FEUD: And The Winner Is… (The Oscars Of 1963)
April 4, 2017 5:44 AM - Season 1, Episode 5 - Subscribe

With the Oscars approaching, and Bette considered a favorite with a chance to make history as the first actress with three Oscars, Joan and Hedda set out to undermine her chances.

Bette seeks comfort and support from her friend Olivia de Havilland. Hedda calls around to likely voters talking shit about Bette, while Joan makes glowing comments about everyone but Bette. In the final "fuck you," Joan arranges to accept the award should either Anne Bancroft or Geraldine Page win, since they won't be there. In the end, Bancroft wins, and Joan makes quite a spectacle of herself accepting the award dressed all in silver.
posted by dnash (11 comments total)
I wish they could have held that steadycam shot just a little bit longer. But I've been enjoying this show because Jessica Lange is so good as Crawford.
posted by Catblack at 9:17 AM on April 4, 2017

The mentions of the de Havilland/Fontaine feud kinda made me wonder if the show mightn't take them up as a story sometime in the future. Though I also wonder if they'd want to wait for Olivia to finally die. :)
posted by dnash at 10:47 AM on April 4, 2017 [1 favorite]

(Oh, I was just Wikipedia-ing Olivia. Though the show has her tossing the script for Lady In A Cage in the trash, in life she took the part.)
posted by dnash at 11:28 AM on April 4, 2017 [2 favorites]

There were a lot of shots of women in mirrors in the first half of this. A lot.
posted by We had a deal, Kyle at 12:03 PM on April 4, 2017

Hypocrisy is a tribute vice pays to virtue. —François de La Rochefoucauld via Hedda Hopper.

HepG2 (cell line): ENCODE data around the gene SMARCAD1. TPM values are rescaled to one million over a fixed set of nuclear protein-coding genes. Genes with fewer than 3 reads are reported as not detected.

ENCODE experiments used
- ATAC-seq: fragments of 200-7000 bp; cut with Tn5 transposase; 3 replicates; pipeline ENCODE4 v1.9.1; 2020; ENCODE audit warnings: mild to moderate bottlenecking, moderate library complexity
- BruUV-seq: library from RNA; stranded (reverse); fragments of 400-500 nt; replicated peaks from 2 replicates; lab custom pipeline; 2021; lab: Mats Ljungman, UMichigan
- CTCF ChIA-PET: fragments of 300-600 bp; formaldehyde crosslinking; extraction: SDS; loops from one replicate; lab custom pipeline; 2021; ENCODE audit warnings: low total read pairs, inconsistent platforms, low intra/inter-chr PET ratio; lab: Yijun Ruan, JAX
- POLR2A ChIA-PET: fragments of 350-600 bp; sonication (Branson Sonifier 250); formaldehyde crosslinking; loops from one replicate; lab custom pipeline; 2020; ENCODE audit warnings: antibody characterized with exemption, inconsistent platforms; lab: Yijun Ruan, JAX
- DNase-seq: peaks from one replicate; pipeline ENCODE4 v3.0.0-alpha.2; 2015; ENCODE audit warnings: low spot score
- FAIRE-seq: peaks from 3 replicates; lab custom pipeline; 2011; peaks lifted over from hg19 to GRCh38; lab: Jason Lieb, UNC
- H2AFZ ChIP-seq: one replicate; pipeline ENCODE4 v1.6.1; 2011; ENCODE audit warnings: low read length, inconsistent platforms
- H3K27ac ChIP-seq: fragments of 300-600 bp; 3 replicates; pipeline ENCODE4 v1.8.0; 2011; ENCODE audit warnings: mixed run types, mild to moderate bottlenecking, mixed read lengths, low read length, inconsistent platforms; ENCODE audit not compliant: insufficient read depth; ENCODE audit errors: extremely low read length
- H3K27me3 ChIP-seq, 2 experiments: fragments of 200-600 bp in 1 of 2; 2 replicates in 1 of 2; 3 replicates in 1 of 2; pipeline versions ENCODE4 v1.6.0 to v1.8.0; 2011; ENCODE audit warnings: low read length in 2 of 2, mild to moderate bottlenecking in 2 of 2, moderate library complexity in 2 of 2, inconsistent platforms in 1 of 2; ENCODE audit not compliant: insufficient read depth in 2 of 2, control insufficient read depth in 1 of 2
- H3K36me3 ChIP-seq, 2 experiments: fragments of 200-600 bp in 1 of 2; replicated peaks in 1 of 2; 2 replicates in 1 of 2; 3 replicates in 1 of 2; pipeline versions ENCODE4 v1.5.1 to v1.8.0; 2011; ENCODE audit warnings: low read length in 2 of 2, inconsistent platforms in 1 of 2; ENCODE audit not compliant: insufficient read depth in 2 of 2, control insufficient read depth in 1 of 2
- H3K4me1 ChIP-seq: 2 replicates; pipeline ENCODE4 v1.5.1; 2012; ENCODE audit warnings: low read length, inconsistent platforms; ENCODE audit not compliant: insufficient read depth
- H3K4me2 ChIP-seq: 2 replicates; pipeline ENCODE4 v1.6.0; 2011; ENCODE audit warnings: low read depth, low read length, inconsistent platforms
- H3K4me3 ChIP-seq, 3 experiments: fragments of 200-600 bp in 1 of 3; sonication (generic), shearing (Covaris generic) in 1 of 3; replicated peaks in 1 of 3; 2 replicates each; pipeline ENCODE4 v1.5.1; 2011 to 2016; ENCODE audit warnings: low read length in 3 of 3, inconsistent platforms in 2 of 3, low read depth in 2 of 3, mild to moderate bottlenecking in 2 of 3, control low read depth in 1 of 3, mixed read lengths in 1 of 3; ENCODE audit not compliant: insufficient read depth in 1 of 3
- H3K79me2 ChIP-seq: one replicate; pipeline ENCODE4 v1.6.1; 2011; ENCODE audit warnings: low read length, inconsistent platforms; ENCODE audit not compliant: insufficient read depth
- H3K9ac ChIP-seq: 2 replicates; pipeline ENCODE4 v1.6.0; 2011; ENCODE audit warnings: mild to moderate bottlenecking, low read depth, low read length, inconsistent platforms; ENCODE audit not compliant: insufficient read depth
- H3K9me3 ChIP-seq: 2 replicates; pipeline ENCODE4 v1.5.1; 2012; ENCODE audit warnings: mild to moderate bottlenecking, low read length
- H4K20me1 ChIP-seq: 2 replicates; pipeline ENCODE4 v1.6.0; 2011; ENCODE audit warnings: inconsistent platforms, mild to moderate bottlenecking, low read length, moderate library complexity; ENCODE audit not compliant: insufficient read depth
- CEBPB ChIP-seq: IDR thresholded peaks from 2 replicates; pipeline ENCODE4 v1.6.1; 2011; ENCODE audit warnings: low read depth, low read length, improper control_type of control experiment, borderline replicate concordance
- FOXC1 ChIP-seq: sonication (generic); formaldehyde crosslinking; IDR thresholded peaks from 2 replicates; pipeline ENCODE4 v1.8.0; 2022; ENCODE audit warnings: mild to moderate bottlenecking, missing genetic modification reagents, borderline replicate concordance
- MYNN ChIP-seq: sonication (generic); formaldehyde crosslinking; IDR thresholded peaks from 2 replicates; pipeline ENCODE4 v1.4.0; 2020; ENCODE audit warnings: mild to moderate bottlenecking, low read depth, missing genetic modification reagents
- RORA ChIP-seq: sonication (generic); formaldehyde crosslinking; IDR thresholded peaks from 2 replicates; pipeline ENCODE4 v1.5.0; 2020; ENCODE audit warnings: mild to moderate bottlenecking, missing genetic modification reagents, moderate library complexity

posted by Stanczyk at 12:49 PM on April 4, 2017

Just found this in a comment on the A.V. Club. It's a Variety interview with Ryan Murphy about this episode. There's this wonderful detail: the bit he wrote about Bette Davis holding her Oscars, which made the gold plating fade on one of them, is real and comes from an interview Murphy had with Davis shortly before she died:
There’s that speech that Susan gives as Bette and she’s looking at her two Academy Awards. That scene is plucked from my four-hour interview that I had with Bette Davis right before she died, and the first thing she said to me was, “Do you want to see my Oscars and hold them?” I was like 20 and fresh off the boat from Indiana. I said, “Sure,” and I did notice that one seemed a little bit more tarnished than the other. She told me that she would hold it when she was watching television and it was almost like a pet and it means a lot to her because it reminded her of one night when she was just universally acclaimed and loved, accepted by the world. What she said never really left my memory. I was trying to figure out maybe a way to write something about that or that idea, because I thought that was a very moving thing. So finally when I did the show I was like, “Hot damn, I get to use that moment that I had with her.”
posted by dnash at 4:43 PM on April 4, 2017 [6 favorites]